Congress should restrict violent content of video games
I - Congress should restrict violent content of video games introduction. INTRODUCTION
How many of you have heard of the terms “headshot, terrorist, first-person shooter”? To parents and the more mature generation, these words are related to fear and death. To kids and teens, these are themes from any ordinary video game. I should know. I own several of these games. What I am going to tell you will not be very popular to the youth in the audience today. I believe that congress should pass a bill to restrict the level of violence in video games.
More Essay Examples on Violence Rubric
During the course of my discussion, I will telly you why violent video games are more harmful than the most gruelling scenes in movies. I will also show you statistics that should at least give you doubts if playing a video game is just another harmless media for entertainment. By the end, I hope I would be able to change some minds and that you would join view that the level of violence be controlled by national and state laws.
I[x1] will start by telling you how violence in video games is more harmful than the ones in movies.
II. MAIN POINT: Games are more destructive than movies
Nobody is arguing that violence is a part of life. It really is. The most popular programs in TV and blockbuster hits in movies almost always involve guns, knives, and bad guys being killed. As part of the audience in a movie, we “passively receive” the thrills in a movie (Rich). We are silent witnesses. We’re just along for the ride. It is accepted, therefore it’s okay. In video games, players take an active participation on the outcome. In general, violent themed games encourage you to be creative in killing an opponent. Decapitation, mutilation, brutality, these are considered requisites to sell video games. A computer science major said “…playing video games for the last 10 years has substantially increased my mental ability to be able to better understand the world around me…” (Baker). I would like to ask him, how does forcibly removing someone’s spine in “Mortal Kombat” increase your ability to understand the world? Doctors, Craig Anderson and Karen Dill, both agree that medium for video games are more conducive to aggression and violence (Anderson and Dill). How aggressive? Let[x2] me show you some numbers.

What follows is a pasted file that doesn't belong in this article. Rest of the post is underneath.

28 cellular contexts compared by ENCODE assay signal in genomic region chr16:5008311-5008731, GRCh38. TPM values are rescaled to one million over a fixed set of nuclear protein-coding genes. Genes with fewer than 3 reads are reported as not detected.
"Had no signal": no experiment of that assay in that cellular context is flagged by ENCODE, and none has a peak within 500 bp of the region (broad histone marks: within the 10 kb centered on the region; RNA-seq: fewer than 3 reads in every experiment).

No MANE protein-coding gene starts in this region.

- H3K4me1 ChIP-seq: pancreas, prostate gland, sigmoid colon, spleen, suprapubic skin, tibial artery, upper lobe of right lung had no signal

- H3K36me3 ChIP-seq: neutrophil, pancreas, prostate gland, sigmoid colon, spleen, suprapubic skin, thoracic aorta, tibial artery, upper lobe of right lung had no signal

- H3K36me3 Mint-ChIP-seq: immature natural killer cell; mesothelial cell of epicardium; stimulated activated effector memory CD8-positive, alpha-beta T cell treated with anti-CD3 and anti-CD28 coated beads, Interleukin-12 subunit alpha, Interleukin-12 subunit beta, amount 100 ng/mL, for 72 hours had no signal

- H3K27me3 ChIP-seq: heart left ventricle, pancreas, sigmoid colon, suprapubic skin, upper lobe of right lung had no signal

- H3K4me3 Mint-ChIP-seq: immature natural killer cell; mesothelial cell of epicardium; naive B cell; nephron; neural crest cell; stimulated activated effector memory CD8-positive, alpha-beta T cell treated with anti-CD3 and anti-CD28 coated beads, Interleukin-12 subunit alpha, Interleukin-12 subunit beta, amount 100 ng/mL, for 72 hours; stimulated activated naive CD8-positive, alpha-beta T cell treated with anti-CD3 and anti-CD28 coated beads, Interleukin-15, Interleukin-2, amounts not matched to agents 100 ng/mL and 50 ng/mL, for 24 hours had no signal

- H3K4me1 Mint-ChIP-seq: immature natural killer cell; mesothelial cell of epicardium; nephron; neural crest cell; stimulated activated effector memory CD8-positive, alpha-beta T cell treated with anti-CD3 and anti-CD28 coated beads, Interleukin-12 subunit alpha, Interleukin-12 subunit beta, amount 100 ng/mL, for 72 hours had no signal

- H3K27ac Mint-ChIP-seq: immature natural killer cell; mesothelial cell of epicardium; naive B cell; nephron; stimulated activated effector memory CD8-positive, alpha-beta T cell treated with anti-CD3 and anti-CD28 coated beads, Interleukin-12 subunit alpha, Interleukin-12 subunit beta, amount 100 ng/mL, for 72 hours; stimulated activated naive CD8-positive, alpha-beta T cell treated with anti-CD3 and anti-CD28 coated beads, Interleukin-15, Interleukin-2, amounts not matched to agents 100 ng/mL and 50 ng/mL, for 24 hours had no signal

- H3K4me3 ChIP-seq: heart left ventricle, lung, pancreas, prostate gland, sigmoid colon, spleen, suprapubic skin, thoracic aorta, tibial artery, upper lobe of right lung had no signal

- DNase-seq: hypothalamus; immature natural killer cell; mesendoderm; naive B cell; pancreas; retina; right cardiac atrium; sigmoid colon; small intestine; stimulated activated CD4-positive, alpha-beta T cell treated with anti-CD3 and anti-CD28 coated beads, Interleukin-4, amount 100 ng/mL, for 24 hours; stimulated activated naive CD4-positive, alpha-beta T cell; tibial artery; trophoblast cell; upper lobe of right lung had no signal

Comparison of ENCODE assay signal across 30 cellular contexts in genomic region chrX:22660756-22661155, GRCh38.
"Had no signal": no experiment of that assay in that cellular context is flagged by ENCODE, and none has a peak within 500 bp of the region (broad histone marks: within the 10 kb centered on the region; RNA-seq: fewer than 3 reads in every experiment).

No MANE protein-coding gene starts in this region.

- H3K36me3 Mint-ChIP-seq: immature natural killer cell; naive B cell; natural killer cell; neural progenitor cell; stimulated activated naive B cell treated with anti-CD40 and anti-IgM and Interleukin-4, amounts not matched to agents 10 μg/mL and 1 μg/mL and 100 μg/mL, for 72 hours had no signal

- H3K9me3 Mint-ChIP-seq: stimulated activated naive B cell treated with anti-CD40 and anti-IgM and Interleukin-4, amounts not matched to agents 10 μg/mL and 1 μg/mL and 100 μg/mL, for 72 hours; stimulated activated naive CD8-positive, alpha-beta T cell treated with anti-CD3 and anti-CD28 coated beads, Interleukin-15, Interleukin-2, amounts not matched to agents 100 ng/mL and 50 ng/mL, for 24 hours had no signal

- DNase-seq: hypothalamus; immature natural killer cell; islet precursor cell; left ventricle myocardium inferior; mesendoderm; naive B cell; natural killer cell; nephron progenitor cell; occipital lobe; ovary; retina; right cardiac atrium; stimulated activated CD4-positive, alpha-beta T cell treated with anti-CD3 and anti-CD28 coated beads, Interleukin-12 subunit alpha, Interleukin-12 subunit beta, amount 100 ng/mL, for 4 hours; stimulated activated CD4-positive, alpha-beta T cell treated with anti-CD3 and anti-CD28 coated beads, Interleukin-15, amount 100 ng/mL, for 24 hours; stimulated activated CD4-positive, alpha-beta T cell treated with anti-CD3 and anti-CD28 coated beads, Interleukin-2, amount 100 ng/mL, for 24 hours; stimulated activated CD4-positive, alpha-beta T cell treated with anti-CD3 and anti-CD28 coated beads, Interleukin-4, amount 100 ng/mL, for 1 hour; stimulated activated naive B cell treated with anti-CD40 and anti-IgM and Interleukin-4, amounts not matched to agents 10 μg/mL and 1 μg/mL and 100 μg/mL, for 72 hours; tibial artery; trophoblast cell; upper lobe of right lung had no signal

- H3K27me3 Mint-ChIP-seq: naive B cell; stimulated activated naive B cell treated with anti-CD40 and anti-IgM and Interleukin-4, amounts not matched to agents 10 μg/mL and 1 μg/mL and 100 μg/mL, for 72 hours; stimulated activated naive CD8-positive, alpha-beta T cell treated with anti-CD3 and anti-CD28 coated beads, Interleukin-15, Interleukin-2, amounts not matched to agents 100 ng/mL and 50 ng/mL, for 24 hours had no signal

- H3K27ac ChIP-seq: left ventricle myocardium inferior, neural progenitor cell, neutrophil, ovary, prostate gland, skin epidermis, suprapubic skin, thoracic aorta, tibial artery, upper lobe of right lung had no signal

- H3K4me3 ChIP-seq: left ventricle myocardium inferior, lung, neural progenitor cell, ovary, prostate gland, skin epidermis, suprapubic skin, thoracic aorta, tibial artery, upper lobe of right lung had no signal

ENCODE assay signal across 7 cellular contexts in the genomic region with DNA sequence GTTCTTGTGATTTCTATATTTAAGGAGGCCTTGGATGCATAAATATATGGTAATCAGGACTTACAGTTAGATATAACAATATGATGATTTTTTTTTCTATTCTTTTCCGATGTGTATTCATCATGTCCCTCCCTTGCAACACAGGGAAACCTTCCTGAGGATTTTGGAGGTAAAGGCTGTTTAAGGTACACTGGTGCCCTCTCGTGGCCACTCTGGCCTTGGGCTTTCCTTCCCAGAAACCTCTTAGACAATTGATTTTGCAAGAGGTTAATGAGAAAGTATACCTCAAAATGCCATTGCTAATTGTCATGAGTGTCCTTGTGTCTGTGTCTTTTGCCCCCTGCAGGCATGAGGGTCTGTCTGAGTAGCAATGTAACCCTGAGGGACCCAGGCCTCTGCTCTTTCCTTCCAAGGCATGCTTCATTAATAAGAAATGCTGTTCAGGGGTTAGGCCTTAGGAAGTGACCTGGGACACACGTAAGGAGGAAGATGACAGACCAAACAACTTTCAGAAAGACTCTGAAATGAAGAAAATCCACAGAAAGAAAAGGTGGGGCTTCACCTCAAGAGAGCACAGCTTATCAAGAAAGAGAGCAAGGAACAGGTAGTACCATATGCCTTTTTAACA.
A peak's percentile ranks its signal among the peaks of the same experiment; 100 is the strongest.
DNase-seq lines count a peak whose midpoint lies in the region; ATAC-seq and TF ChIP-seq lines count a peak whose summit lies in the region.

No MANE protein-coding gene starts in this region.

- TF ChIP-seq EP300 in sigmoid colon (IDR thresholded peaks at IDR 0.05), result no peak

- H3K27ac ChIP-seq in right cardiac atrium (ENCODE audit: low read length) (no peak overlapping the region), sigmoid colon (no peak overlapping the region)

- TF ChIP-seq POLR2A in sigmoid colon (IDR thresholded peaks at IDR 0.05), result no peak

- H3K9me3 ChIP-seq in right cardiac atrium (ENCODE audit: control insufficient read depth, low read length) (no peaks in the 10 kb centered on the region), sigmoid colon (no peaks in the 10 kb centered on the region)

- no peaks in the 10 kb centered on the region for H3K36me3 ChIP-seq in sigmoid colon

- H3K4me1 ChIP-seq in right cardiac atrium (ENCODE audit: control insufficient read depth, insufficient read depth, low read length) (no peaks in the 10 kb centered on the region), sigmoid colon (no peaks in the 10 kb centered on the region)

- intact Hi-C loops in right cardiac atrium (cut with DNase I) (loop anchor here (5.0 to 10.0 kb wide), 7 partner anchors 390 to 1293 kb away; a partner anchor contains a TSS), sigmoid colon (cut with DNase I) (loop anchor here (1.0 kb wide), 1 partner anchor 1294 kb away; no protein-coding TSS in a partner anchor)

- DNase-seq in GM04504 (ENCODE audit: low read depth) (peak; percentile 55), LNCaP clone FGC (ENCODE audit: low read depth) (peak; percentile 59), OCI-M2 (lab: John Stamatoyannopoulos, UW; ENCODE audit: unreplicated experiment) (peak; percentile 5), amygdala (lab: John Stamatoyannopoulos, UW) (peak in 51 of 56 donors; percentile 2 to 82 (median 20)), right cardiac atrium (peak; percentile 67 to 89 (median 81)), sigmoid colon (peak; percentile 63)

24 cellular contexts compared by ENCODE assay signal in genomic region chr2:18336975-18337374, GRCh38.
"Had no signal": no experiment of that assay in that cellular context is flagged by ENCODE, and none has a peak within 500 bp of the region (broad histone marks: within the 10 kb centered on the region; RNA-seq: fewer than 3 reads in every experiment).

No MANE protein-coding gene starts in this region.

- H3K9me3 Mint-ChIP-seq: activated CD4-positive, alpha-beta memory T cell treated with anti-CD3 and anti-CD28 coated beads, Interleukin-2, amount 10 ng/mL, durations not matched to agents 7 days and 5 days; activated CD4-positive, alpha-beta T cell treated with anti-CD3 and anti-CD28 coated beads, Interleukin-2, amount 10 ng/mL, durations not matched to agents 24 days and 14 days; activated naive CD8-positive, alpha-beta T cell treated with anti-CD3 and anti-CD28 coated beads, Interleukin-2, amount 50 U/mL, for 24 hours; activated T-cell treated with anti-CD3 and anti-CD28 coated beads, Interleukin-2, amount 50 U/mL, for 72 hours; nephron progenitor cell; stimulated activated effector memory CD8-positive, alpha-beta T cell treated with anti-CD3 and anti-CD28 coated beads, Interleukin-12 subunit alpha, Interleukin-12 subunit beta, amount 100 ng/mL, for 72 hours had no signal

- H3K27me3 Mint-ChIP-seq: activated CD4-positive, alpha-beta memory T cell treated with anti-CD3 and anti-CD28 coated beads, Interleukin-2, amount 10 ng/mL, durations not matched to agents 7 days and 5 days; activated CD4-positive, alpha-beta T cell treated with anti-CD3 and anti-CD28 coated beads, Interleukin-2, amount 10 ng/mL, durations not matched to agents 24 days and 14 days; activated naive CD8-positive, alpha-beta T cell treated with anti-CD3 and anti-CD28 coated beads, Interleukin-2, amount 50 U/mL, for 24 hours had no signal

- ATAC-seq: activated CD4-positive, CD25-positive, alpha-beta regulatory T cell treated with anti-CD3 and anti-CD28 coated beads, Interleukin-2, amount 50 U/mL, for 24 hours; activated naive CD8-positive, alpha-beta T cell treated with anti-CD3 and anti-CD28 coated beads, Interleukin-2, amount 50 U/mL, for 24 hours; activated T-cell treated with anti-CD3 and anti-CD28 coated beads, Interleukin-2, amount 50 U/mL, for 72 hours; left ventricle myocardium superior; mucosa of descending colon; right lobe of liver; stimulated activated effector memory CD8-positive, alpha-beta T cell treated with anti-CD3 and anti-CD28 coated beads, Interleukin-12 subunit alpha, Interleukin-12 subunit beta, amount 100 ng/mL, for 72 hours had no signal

III. MAIN POINT: Statistics on violence and video games
Violent role playing games are found to be the most popular choice among children. In one study, it was found out that 50% of 4th grade students like first person shooter games (Rich). Another study showed that video games decrease the youth’s social skills and helpful behaviour. 43% of them have shown increase in aggressive thinking and an increase of 17% to violent retaliation if provoked (Rich). Those who say that video games are not related to violence show statistics that violent crime by the 12 to 17 age bracket have gone down by 57% since 1995 (Baker). This statistic is irrelevant. Just because they haven’t been arrested doesn’t mean the tendency for violence isn’t there, especially in the ages stated because they usually their sentiments only through their peers and not their parents or persons of authority.
Video game companies claim that restricting content of their products is in violation of the First Amendment. If I was part of an industry raking in $10 billion dollars a year, I would say that as well, especially since most players buy games that have violent tones. Playing games is a learning experience. You play a game over and over until you learn from it. Game consoles might arguably be the most powerful teaching tool we have. The big problem is, just what is our youth learning? I am not saying remove violence, to do so with be a denial of human nature. I am merely stressing that video games shouldn’t be gory, repulsive and focus on senseless killing. Games can have toned down violence but still be fun. Some members of congress are keeping a close watch on the video game industry, most notably Senator and presidential candidate, Hillary Clinton (Baker). I hope you join me in calling for our legislators to take steps to restrict violent video game content for the sake of the future of the youth and for the future of the United States of America.
Anderson, Craig and Karen Dill. “Video Games and Aggressive Thoughts, Feelings, and
Behavior in the Laboratory and in Life.” Journal of Personality and Social Psychology 25 Oct 1999 1-19. 09 Dec 2007< http://www.apa.org/journals/features/psp784772.pdf >.
Bennett, William Finn. “Bill would restrict children’s access to violent video games .”
North County Times 23 Oct 2005 09 Dec 2007 < http://www.nctimes.com/articles/
Baker, Jay. “Violent video games, crime, politics and Hillary Clinton.” The Pacer 78. 11.
25 Oct 2005 08 Dec 2007. <http://pacer.utm.edu/2703.htm>.
Rich, Michael. “Violent Video Games Testimony.” American Academy of Pediatrics
30 Oct 2000 1-4. 07 Dec 2007. <http://www.aap.org/advocacy/rich-videogameviolence.pdf>.